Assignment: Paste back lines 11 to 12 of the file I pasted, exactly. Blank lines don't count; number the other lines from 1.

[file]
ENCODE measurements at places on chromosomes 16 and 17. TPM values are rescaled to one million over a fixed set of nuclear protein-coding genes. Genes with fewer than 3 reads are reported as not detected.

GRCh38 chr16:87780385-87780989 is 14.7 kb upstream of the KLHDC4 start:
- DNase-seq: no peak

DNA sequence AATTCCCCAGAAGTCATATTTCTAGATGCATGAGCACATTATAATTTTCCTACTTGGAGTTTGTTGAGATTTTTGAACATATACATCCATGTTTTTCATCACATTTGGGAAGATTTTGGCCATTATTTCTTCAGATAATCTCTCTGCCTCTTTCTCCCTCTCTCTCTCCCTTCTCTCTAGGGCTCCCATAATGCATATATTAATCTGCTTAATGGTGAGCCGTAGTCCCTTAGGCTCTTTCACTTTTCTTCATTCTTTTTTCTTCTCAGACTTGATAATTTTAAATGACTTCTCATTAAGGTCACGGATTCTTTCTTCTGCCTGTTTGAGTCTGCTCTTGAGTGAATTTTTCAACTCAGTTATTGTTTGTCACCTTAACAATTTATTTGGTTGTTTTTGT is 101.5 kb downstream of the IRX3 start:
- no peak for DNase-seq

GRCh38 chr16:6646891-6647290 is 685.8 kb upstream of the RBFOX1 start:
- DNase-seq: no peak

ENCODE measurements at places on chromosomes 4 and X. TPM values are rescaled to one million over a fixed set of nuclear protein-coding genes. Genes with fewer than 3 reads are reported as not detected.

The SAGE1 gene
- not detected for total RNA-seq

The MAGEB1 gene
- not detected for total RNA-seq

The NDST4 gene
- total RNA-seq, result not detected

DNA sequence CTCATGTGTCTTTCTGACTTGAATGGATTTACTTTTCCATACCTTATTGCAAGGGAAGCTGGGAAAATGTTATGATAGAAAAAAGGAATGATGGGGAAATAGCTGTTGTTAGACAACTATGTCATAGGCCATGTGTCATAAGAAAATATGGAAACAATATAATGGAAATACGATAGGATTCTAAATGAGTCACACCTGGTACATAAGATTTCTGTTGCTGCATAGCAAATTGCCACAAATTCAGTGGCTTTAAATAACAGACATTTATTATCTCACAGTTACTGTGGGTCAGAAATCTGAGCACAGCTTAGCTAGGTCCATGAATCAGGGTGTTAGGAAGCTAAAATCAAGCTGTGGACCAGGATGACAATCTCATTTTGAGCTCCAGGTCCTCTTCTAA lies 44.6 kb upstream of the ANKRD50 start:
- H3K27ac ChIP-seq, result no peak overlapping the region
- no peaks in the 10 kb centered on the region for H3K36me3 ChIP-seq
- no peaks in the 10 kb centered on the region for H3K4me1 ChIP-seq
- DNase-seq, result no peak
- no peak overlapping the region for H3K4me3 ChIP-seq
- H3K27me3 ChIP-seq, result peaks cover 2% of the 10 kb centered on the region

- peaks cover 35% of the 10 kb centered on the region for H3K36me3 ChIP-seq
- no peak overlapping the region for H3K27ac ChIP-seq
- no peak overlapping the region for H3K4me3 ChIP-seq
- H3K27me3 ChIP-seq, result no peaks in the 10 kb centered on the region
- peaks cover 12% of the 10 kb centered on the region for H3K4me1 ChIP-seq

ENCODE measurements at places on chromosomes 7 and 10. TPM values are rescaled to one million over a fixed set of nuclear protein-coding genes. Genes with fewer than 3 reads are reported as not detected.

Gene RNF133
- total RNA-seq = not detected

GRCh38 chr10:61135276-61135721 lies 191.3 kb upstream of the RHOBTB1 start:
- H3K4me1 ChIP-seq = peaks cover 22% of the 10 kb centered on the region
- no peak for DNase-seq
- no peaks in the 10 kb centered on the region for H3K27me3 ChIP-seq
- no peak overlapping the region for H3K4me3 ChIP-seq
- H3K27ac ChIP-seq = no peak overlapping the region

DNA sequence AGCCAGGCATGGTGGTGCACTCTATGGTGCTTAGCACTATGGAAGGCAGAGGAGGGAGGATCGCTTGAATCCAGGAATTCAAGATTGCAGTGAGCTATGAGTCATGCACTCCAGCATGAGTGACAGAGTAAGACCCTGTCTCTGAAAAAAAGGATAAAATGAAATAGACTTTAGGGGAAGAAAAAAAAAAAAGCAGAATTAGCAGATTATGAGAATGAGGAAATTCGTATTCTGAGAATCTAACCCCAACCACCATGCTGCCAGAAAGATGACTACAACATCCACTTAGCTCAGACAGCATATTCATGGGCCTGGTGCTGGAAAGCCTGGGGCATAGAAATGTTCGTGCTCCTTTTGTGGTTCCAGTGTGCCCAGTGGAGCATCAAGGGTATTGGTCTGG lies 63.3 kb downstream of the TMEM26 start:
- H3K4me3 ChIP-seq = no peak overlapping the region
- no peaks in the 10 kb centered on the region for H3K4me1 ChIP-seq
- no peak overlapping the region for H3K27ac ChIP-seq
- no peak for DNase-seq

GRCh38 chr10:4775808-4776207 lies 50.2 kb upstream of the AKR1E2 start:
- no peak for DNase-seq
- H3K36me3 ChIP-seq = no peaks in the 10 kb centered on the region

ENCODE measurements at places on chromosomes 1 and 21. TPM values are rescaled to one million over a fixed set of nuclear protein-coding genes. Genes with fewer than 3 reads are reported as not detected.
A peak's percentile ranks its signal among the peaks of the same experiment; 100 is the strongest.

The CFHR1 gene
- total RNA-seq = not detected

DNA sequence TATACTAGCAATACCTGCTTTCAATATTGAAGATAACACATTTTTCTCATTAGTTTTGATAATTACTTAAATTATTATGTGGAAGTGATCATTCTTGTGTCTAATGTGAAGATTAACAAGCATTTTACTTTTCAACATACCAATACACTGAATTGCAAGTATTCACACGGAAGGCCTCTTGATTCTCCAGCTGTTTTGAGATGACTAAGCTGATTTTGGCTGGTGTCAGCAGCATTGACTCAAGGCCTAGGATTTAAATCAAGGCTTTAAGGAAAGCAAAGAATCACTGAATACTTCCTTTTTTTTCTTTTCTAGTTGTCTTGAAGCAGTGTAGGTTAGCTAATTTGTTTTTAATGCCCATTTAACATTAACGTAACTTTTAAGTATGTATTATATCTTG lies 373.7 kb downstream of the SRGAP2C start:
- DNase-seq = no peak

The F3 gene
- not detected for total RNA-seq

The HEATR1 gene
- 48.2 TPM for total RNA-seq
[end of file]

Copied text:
The MAGEB1 gene
- not detected for total RNA-seq